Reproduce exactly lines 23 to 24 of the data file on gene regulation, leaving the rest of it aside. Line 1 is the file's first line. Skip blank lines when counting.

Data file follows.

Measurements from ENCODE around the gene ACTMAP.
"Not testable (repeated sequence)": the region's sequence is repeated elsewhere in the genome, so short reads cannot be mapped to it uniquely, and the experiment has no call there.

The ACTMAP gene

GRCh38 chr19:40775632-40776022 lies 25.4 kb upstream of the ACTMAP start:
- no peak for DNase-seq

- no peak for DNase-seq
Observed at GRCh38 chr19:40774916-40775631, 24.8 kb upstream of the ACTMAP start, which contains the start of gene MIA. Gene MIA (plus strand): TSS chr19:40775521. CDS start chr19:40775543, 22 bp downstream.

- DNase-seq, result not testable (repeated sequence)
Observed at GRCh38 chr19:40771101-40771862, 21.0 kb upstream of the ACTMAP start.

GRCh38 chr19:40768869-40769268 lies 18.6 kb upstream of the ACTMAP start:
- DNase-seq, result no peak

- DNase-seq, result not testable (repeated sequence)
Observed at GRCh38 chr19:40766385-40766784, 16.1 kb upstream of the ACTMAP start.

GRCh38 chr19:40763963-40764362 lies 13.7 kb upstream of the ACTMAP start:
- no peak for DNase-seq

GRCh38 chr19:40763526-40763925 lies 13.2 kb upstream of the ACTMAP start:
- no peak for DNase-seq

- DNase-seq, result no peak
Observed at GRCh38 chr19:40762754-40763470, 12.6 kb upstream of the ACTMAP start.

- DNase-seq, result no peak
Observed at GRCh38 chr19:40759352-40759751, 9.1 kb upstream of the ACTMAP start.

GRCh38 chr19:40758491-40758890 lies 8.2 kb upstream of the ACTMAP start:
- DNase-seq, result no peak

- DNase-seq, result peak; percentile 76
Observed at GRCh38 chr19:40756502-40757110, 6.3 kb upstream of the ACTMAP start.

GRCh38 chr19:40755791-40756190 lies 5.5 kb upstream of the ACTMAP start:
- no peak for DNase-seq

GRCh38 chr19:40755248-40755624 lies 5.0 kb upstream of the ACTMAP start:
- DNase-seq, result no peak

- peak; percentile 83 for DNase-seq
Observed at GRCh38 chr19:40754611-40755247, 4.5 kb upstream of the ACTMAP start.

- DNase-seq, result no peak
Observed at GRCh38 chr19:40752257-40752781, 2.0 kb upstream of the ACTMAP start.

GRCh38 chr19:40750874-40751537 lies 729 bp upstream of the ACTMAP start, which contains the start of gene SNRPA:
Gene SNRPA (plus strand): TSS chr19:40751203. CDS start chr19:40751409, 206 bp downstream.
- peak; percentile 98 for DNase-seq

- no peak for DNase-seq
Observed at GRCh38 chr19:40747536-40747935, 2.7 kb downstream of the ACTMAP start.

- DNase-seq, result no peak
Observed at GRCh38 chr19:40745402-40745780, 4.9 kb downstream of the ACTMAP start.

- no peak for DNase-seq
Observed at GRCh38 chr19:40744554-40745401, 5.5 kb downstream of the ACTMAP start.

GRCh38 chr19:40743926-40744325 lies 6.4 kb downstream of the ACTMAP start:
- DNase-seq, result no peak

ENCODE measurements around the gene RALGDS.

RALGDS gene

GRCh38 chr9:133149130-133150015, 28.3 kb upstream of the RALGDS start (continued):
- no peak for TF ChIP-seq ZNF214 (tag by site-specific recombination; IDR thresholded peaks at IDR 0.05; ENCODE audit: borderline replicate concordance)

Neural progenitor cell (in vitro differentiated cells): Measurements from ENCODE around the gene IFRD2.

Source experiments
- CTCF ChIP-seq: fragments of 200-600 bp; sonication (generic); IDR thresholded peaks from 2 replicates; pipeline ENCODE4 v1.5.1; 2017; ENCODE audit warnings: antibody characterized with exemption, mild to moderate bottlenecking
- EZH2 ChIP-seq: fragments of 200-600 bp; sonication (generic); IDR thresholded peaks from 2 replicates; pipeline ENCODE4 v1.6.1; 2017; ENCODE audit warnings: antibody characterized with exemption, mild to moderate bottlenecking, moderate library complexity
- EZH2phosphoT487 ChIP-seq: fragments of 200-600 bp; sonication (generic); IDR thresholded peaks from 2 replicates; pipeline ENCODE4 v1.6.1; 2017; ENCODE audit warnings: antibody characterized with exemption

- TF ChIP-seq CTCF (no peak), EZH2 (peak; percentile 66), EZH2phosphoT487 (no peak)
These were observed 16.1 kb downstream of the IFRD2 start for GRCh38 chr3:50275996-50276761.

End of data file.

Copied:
- DNase-seq, result no peak

- DNase-seq, result peak; percentile 76